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Not for publication

March 30, 2004 -- No. 173

Duke neurobiologist to motivate students to let dreams take flight

Thursday (April 1), 11 a.m. to noon
Tate-Turner-Kuralt Building
UNC campus

Media representatives are invited to cover a speech given by Dr. Erich Jarvis, neurobiologist and assistant professor at Duke University, to about 150 N.C. college students. His speech, "Dreams Taking Flight," is part of the 2004 Spring Health Professions Forum hosted by the N.C. Health Careers Access Program at the University of North Carolina at Chapel Hill.

The forum is especially targeted to N.C. undergraduate students interested in pursuing health careers and who come from minority and-or underserved populations.

Jarvis will use his own life story to urge students to pursue careers in health care and the sciences. Jarvis will chronicle his journey from Harlem to Duke University, where at 37 he received the Alan T. Waterman Award, the National Science Foundationís highest honor, for his achievements in research.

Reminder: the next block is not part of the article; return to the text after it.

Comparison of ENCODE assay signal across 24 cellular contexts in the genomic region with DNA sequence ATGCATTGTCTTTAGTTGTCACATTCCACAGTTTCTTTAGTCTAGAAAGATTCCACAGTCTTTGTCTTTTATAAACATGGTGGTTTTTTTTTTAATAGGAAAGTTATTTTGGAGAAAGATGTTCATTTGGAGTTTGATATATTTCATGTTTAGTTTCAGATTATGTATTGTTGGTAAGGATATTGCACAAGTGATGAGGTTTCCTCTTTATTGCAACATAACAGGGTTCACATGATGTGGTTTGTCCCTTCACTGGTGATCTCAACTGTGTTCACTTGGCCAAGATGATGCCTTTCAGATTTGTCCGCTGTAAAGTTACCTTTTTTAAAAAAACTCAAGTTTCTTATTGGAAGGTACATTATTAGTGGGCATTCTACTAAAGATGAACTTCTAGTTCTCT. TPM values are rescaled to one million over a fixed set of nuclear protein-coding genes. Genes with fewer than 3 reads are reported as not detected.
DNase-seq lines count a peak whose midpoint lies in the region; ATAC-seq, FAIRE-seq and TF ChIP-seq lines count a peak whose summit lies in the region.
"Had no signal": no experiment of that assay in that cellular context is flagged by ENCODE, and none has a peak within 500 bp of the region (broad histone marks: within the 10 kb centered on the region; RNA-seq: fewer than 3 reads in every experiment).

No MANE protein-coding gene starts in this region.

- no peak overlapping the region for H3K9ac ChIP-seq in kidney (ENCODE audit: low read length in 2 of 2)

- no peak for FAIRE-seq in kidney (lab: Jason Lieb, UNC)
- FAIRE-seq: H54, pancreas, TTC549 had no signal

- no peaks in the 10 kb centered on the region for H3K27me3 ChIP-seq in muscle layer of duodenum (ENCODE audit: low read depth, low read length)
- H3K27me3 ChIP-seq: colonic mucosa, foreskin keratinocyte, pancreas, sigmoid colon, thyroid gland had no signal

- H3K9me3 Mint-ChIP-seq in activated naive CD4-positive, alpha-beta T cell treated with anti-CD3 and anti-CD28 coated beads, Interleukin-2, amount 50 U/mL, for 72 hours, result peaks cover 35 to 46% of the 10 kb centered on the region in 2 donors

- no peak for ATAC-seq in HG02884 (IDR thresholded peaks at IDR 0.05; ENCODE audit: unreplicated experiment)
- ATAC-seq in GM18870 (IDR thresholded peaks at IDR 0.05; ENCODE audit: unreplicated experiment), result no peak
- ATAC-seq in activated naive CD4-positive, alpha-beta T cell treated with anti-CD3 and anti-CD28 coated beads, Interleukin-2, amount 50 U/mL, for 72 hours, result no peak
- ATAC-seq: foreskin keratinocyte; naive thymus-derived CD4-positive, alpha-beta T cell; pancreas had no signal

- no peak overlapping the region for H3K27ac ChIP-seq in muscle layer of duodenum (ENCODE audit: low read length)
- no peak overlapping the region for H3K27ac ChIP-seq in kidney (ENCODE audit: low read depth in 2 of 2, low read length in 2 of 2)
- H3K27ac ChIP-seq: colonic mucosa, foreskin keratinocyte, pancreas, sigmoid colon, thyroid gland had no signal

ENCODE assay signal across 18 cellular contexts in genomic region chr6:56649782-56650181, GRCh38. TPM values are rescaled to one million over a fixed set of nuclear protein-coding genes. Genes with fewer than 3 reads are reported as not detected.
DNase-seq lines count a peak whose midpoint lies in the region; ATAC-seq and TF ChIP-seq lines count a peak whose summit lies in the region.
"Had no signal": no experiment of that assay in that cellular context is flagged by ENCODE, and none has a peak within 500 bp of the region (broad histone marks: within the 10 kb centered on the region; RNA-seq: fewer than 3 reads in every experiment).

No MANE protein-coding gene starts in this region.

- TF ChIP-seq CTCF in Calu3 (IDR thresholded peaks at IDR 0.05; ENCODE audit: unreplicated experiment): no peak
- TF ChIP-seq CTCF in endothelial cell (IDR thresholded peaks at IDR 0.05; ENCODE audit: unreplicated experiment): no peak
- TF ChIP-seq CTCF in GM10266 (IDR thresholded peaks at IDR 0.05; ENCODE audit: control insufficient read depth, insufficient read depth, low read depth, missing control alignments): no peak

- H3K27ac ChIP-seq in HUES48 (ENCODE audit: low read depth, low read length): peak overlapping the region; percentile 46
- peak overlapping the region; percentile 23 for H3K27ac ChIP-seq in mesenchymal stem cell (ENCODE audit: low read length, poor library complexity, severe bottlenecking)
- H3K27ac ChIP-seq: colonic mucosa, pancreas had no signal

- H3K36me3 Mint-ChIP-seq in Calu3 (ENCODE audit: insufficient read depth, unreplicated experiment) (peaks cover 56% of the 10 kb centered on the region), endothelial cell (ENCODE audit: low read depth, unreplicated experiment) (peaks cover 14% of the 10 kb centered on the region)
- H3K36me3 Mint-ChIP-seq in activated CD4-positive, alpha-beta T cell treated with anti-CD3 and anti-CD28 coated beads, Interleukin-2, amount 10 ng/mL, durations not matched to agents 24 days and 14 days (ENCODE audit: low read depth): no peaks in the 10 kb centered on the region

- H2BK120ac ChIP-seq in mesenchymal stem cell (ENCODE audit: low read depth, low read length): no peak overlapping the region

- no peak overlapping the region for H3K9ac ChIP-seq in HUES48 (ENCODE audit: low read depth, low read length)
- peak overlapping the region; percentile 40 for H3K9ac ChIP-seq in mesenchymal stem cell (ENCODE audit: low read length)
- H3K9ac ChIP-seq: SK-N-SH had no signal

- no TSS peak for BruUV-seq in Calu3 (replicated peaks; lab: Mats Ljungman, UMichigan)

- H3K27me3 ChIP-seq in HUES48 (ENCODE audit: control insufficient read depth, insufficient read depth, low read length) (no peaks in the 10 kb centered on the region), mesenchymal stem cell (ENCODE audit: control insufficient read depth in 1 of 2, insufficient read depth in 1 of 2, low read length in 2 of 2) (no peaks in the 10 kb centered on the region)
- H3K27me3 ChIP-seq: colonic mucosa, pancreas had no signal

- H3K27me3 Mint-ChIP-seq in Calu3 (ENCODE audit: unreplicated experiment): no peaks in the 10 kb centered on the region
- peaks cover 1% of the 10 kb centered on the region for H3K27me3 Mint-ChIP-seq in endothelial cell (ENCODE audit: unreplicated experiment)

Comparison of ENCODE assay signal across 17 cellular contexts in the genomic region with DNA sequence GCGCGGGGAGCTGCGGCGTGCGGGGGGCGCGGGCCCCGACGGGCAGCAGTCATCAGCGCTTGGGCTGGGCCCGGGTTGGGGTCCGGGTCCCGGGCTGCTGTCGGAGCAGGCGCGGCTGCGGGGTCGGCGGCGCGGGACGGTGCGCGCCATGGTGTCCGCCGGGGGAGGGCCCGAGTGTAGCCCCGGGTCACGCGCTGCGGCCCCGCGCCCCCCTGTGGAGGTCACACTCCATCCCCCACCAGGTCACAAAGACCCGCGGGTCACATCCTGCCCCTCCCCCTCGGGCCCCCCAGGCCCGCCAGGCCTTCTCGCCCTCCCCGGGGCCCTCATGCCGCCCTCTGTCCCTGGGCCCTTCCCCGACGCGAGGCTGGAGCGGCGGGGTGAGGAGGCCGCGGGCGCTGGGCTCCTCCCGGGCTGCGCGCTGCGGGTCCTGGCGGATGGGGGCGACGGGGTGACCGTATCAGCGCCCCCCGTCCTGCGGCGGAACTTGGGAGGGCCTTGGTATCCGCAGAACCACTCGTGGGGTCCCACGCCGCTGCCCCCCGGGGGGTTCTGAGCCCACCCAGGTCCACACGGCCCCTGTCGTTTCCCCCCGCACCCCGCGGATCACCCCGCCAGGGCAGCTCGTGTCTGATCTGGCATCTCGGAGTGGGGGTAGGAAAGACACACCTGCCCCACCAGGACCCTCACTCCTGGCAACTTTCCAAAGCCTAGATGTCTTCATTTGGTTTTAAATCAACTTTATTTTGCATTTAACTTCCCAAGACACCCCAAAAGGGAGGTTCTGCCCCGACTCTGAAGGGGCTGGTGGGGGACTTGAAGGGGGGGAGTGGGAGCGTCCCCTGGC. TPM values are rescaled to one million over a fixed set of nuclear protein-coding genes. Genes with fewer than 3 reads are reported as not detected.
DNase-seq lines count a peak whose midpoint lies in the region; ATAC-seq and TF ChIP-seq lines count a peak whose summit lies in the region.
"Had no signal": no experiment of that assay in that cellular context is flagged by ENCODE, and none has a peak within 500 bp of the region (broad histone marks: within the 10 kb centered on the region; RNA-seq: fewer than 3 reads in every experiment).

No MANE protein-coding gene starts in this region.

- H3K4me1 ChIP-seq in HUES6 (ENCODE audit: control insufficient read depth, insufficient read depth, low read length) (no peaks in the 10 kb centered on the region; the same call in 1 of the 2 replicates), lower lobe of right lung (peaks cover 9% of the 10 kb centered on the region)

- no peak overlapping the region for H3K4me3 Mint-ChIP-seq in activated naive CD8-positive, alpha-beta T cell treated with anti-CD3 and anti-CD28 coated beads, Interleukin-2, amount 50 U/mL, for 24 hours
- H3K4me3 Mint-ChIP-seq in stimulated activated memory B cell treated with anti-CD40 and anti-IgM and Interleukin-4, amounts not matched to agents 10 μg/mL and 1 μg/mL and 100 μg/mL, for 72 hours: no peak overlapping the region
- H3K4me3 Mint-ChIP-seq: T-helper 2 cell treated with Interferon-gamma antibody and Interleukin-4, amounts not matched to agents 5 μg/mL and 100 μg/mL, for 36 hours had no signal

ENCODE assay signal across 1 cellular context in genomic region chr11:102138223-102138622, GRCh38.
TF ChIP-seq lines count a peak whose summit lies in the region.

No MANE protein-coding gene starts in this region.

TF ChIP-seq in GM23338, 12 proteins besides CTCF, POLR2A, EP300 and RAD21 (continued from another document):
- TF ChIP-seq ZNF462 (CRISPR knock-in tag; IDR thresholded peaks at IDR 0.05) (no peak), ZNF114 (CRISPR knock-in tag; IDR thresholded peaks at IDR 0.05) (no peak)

Jarvis leads a team of Duke University Medical Center researchers in a quest to understand how songbirds learn to sing Ė research he hopes may lead to treatments for human speech disorders.

Jarvis grew up in Harlem, with relatives and friends in prison and on drugs. His father, once a pianist and chemist, began using drugs and suffered from schizophrenia early in Jarvisí childhood. He often lived in caves in city parks. Jarvisí parents divorced, and his mother raised him and his siblings.

Despite their troubled family life, Jarvis has credited his parents for inspiring him to become a scientist. His fatherís keen observation and appreciation of the natural world and his motherís desire for him to pursue a career helping others led Jarvis to science.

After studying dance at the High School of the Performing Arts in New York City, Jarvis attended Hunter College, where he earned bachelorís degrees in biology and mathematics. He went on to study neurobiology at Rockefeller University, earning his doctorate in 1995. He was one of 52 African-Americans to earn a doctorate in biological sciences that year. He joined the Duke faculty in 1998.

The N.C. Health Careers Access Program is based at UNC-Chapel Hill and has centers on several N.C. campuses. For more information on the program, click on

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N.C. Health Careers Access Program: Renee King, (919) 966-2264 or

News Services contact: Deb Saine, (919) 962-8415 or